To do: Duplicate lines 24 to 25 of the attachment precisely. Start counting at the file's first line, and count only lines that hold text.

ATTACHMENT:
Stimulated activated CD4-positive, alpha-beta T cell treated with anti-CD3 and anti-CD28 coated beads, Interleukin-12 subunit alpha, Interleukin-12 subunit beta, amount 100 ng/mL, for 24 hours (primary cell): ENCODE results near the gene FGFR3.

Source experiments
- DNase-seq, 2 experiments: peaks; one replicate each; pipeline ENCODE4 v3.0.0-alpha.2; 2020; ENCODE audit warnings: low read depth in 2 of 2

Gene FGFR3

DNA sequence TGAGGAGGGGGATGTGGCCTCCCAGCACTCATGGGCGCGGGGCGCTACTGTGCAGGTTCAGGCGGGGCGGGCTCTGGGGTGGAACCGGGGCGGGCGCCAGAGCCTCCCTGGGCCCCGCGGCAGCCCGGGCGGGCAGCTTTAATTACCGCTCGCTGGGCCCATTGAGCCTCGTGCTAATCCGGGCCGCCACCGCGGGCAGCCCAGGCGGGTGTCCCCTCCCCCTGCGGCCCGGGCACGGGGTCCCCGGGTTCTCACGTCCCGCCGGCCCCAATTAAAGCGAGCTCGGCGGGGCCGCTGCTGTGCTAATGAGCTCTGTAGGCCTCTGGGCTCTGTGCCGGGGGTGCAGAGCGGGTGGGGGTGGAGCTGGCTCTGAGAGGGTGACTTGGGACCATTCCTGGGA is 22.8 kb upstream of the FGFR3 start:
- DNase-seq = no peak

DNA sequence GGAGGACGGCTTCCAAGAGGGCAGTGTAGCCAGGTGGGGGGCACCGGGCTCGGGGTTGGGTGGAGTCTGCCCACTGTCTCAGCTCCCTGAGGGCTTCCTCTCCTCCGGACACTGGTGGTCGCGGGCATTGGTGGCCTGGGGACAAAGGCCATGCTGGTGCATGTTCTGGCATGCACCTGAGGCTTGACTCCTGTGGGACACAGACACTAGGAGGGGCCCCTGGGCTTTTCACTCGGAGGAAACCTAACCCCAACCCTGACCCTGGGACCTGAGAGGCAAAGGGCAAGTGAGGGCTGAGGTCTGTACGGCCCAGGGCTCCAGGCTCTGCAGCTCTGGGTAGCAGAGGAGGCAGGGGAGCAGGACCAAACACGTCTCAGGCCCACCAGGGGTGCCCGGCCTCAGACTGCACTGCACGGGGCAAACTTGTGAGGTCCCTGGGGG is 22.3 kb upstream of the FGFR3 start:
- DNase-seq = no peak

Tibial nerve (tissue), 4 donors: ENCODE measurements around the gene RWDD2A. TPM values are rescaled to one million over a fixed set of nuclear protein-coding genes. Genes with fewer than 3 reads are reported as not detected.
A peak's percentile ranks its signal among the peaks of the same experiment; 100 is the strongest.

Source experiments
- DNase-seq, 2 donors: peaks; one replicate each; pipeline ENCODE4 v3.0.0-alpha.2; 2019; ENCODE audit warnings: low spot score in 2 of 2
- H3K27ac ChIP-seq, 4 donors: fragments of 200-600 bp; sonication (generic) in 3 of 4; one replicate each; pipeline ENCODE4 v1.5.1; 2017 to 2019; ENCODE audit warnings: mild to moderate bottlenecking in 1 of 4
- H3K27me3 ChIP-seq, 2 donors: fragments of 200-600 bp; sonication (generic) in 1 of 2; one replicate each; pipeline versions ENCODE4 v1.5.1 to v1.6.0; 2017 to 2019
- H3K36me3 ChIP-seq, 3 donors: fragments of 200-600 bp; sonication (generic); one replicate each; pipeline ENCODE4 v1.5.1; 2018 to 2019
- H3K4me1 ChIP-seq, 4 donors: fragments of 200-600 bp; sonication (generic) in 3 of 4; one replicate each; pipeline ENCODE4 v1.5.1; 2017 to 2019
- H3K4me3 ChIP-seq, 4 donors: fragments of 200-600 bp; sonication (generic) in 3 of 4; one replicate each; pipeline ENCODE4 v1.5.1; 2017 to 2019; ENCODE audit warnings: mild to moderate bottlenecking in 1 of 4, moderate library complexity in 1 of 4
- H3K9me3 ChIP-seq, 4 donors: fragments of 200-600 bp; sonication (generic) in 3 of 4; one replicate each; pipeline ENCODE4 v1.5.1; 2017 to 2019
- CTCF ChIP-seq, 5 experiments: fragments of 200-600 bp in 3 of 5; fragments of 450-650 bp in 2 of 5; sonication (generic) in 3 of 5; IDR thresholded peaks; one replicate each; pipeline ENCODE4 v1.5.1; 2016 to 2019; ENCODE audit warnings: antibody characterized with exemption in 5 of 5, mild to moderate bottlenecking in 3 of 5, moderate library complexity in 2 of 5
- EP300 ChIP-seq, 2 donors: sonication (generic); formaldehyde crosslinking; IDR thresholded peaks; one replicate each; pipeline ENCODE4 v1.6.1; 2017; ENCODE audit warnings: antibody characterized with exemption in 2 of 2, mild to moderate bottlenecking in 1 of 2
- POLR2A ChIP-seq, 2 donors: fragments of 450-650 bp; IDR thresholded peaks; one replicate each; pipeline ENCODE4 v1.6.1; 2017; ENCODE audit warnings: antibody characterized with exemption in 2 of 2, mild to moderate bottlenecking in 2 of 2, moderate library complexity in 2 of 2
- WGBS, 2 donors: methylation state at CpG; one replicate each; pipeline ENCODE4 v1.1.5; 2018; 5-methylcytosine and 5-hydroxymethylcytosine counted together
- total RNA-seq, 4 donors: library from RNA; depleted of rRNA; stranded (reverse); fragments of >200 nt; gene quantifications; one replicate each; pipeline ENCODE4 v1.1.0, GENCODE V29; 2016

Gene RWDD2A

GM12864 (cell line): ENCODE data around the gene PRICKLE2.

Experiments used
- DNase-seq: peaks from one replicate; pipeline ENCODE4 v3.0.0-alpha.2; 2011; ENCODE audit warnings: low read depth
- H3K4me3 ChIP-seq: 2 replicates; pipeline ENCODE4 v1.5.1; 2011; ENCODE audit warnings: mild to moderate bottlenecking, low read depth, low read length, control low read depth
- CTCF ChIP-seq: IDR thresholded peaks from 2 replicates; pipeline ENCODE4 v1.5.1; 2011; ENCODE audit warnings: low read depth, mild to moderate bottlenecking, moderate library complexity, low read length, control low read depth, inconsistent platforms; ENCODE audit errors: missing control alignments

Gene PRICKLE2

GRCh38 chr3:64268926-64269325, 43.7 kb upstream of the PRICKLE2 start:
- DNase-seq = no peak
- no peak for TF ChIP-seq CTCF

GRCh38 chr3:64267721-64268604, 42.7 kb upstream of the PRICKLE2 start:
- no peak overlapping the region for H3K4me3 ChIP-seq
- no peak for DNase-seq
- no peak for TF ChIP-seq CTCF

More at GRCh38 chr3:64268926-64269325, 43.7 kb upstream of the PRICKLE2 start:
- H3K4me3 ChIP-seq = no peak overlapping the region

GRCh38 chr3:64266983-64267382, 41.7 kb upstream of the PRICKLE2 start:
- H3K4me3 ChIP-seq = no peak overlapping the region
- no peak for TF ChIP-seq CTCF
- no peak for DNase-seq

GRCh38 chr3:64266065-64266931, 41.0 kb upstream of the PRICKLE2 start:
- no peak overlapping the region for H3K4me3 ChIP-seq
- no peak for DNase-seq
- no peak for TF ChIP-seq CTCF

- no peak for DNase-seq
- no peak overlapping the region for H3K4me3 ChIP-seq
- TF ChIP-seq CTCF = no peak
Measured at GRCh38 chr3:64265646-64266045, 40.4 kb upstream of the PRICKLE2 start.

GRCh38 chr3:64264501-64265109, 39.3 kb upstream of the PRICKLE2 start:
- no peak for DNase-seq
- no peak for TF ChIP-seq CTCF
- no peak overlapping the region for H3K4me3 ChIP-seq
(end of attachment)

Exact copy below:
Gene RWDD2A

GM12864 (cell line): ENCODE data around the gene PRICKLE2.